In the imposing Atrium of the Guggenheim Museum Bilbao, as a result of a collaboration between the museum and the Fondazione Lucio Fontana in Milan, the Neon Structure for the 9th Milan Triennale installation is exhibited.  The artwork by the emblematic artist Lucio Fontana (Rosario, Argentina, 1899 - Varese, Italy, 1968) was conceived by the artist in 1951 as a piece whose composition defies the limits of disciplines as diverse as drawing, sculpture, design and lighting. In 2019, as part of the Lucio Fontana exhibition, the museum had exhibited this structure of disproportionate dimensions. This time, the work will remain at the Guggenheim Bilbao for three years.

Ph: Guggenheim Bilbao Museum

Although the Italian-Argentine artist's career is best known for his large-scale cut-up canvases —primarily his Concetto Spaziale (Spatial Concept) series, produced during the 1950s and 1960s— the oeuvre installed for the permanent exhibition at the Guggenheim Bilbao is part of an earlier and crucial period of experimentation in the artist's career.

With the will to displace wall and painting art and launch it into the possibilities offered by space in 1947 Fontana founded the so-called Movimento Spaziale, also known as Spatialism. His work, until then, had been dominated by sculpture. On his return to Italy, the artist moved into the fields of abstraction and the exploration of materials, transferring the characteristics of sculpture to the production of structures that turned the void into a new exhibition space. These pieces, as he explained, were intended to question the space from the chromatic and gestural experience in constant dialogue with the concepts of temporality, volume and depth. "The neon created for the 9th Triennale di Milano in 1951", explains Paolo Laurini, president of the Fondazione Lucio Fontana, "can certainly be considered one of the artist's most representative and iconic works; an absolute example of his groundbreaking creativity".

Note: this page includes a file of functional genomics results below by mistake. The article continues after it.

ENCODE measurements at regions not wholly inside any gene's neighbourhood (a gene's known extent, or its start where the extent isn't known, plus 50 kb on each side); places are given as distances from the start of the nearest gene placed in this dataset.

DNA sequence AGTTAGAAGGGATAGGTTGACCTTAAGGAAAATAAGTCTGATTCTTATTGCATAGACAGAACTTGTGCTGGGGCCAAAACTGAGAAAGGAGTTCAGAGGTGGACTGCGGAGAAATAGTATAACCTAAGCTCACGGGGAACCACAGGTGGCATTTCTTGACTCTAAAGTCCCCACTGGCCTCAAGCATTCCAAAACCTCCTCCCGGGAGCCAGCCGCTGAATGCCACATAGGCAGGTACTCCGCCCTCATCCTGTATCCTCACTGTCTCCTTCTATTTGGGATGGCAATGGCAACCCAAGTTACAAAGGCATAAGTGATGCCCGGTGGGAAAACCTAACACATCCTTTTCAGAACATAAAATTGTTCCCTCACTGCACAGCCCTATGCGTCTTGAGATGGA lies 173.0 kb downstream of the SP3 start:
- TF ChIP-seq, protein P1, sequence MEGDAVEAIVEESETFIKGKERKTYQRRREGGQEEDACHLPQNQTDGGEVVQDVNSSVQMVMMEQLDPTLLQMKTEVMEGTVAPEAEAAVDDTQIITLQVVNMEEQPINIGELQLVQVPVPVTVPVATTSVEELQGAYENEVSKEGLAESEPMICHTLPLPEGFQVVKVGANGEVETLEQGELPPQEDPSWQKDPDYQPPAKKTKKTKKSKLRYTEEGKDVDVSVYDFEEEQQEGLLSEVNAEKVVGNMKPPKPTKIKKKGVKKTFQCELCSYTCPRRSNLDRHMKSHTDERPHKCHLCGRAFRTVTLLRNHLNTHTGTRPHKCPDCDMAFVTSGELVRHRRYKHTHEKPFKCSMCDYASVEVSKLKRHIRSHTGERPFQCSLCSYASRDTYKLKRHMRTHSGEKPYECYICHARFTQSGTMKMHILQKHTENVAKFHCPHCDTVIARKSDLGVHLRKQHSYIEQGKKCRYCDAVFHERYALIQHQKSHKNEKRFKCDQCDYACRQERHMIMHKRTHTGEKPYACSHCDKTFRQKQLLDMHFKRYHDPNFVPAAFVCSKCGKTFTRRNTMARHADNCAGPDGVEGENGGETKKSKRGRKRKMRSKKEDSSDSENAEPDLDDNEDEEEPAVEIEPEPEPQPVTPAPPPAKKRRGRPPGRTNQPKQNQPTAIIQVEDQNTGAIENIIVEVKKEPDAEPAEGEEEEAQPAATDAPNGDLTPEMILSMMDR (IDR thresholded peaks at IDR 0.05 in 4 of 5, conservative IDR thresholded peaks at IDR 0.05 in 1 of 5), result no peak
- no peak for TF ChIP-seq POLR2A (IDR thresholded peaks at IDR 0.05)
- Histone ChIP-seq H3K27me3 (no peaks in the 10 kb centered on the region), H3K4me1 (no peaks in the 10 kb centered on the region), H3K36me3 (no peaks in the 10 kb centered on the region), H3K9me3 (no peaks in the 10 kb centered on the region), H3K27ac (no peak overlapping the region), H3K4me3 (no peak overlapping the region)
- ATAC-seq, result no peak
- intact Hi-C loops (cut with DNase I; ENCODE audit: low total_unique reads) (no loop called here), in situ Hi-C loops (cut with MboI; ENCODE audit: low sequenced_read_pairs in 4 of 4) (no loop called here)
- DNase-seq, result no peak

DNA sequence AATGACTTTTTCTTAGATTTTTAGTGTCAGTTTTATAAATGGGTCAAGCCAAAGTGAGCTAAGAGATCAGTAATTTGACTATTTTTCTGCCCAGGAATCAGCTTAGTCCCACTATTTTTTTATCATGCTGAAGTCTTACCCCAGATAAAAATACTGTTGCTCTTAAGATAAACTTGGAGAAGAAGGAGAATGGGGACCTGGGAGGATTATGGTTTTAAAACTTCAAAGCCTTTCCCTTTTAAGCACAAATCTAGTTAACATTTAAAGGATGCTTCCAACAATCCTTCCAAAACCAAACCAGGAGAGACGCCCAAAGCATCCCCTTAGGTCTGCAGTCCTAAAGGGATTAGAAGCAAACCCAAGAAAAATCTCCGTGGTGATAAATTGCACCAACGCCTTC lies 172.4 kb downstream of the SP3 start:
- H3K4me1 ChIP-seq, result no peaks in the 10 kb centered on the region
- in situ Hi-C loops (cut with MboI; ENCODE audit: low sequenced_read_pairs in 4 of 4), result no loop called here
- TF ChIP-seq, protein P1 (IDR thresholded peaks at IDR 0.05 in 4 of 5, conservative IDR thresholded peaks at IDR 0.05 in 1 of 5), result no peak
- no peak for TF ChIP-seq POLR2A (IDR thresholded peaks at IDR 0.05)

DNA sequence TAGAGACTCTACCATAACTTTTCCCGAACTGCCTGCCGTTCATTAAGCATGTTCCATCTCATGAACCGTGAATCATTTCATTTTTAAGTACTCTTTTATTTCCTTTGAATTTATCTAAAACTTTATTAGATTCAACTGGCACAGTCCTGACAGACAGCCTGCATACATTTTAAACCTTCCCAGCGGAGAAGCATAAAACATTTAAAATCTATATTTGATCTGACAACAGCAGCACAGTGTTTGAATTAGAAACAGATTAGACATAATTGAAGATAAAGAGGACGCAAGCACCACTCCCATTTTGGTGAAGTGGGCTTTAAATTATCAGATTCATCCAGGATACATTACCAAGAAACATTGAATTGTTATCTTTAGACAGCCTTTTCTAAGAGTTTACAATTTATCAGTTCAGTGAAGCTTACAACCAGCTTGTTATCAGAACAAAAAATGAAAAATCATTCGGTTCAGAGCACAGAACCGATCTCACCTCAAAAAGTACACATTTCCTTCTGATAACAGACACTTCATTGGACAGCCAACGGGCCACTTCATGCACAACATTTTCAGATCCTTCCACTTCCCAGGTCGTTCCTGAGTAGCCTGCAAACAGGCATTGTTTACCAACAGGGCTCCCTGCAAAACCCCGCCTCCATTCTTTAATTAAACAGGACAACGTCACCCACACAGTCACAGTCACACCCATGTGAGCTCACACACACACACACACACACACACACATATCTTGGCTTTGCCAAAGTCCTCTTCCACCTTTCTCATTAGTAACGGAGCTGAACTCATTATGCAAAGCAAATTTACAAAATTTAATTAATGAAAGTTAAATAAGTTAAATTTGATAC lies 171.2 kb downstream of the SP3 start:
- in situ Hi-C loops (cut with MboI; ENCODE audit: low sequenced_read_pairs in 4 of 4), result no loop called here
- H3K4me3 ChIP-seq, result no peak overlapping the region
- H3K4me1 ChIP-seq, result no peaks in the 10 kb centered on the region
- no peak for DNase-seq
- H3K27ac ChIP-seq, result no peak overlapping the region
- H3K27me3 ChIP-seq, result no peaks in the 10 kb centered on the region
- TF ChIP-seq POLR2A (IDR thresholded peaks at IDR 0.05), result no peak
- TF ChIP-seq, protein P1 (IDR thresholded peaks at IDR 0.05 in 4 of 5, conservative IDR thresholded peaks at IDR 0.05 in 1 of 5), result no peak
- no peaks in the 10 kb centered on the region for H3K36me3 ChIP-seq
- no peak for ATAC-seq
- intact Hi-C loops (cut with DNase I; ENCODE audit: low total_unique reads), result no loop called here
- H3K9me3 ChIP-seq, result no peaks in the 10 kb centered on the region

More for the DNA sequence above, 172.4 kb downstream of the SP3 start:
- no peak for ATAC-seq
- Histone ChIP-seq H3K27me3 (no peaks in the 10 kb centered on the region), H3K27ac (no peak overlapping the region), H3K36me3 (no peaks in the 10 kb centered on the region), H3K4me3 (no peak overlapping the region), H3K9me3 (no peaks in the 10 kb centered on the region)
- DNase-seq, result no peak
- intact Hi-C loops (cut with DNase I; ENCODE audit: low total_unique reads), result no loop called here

On the other hand, Fontana always had a direct relationship with architects, whom, according to Laurini, "he considered close to him because of their spatial sensitivity". This detail is not minor given the importance that the building of the Guggenheim Museum Bilbao, designed by the Canadian architect Frank Gehry at the end of the 1990s, has for modern architecture. In this sense, the inclusion of Fontana's work in the museum's Atrium interpellate the space conceived by Gehry by intensifying and challenging its architectural qualities.

Ultimately, Neon Structure for the 9th Milan Triennale is also a fundamental expression in the context of a contemporary art museum. Realised in the mid-twentieth century, the use of technological material —in this case neon light— as a medium for artistic composition is a key gesture of rupture for the time. And there is no doubt about the influence that this particular oeuvre, and Fontana's artwork in general, had on later artists as diverse as Klein, Oteiza and Soto.